As you can imagine, this is a very unfortunate and damaging side effect. The stigma forming around ESA’s is that their owners are liars, fakers, snowflake-crybaby-millenials, etc. And while this may be true of some with ESA’s, many use ESA’s as a significant, positive part of their lives. They can help soldiers with PTSD, people with agoraphobia and panic disorders, and even people suffering from chronic depression and suicidal tendency. Allowing them on planes is a huge benefit for those whose disorders may be triggered in that environment.

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Interestingly enough, before I ever witnessed all this ESA fallout, I had been considering getting an ESA myself. I have Generalized Anxiety Disorder and Depression, as well as an intense phobia of flying which I need to be heavily medicated for while on planes. An ESA seemed like a good option for me, and after recently adopting a very sweet ferret and finding out they make good ESA’s (they are small, hardy, don’t scare easily, don’t mind being handled, and can be litter box trained), I started to research. That was where I began to see the extent of negativity and misinformation that is out there.

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Many airlines do not allow ferrets on airplanes, even if they are an ESA. Some states, as well as New York City and Washington DC, don’t allow ferrets at all. In fact, it seems like there is an additional stigma placed on ESA’s that happen to be ferrets. I’m not totally sure where the mistrust of ferrets came from ( I admit they can be smelly, but I have met far smellier humans in my daily life!) but much like the negativity toward ESA’s in general, it is very dissapointing. As it stands, it seems I would get little to no benefit by having a letter saying my sweet boy Taako is an ESA, so it hardly seems worth the effort. For now I will just stay in a medicated stupor on planes and leave the ferret at home.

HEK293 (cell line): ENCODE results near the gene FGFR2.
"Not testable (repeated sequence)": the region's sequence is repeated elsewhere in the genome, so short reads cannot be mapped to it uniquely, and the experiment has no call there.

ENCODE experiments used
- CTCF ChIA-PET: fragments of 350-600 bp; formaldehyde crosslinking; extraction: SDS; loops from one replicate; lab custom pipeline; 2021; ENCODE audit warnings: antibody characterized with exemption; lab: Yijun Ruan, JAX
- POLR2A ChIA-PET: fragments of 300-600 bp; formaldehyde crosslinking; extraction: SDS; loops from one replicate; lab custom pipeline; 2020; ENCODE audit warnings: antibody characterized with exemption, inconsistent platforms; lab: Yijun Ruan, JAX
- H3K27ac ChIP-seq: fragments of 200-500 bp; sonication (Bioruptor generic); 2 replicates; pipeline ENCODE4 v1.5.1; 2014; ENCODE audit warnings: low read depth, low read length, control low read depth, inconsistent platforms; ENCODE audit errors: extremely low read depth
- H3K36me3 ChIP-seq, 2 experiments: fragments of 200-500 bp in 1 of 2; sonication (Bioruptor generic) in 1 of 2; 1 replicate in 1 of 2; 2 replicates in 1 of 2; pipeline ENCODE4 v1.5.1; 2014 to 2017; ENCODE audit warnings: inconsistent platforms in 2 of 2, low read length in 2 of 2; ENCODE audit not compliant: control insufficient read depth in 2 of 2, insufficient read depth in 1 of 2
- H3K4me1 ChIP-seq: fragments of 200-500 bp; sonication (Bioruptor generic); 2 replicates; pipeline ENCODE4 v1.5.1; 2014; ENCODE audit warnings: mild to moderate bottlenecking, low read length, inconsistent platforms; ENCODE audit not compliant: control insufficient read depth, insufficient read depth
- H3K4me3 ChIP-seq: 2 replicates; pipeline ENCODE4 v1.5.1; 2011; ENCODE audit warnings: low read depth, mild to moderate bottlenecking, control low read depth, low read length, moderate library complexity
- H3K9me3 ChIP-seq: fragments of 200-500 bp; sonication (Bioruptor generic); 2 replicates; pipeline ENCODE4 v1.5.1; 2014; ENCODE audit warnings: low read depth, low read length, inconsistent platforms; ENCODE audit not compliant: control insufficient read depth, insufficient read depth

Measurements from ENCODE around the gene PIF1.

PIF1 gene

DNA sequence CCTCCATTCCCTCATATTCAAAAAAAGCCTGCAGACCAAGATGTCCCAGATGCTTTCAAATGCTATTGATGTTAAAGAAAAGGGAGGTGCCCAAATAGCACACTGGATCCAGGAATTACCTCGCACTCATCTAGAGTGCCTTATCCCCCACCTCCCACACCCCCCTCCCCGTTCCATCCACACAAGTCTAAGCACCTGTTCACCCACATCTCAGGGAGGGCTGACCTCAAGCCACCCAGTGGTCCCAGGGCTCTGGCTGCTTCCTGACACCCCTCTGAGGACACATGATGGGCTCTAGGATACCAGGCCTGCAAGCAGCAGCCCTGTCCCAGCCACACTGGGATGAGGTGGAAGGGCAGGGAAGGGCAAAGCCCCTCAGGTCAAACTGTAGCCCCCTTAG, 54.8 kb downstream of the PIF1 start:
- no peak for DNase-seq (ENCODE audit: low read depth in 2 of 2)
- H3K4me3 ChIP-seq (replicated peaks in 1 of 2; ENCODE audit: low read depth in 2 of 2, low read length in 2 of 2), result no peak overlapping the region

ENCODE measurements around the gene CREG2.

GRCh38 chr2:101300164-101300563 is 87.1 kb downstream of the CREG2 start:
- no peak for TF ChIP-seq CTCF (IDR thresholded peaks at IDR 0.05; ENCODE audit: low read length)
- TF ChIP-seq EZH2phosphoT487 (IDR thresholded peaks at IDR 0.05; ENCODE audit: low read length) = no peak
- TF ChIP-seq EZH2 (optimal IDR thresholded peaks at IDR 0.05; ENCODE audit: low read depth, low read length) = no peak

But there are many people who benefit immensely every day from having an ESA, and whose lives would be severely affected if they lost that assistance. A person with agoraphobia for instance, would be devastated by losing an animal that gave them the confidence just to leave the house.

It’s always disappointing when a few bad eggs ruin it for everyone, but in the case of ESA’s, it’s not just disappointing, it’s debilitating.

So how do we sop this from continuing?

First off, airlines must be held to higher standards in ensuring the safety of the animals they transport. As it stands, unless I was allowed an in cabin pet, I would never fly an animal. I’d sooner drive cross country.

Next, ESA’s need stricter regulation, primarily for the doctors writing the letters. Some doctors simply don’t care and are quick to write a note for an ESA that they may very well know is not needed.

Thirdly and most importantly, people need to be more aware of, and responsible for, their actions. Animals are not just cute accessories that are fun to bring with you everywhere for attention. Do not EVER buy a vest to pass off a fake service animal. Do not try to take a pet that is not trained into establishments where they may be a nuisance. In fact, consider leaving your pet home if possible when going out, especially if they are easily stressed or if you intend to leave them in a car for any amount of time. If you are lucky enough to not actually have a mental illness, you probably shouldn’t try to register your pet as an ESA at all, but if you do, at least have the decency to insure your fake ESA doesn’t in some way ruin it for everyone else.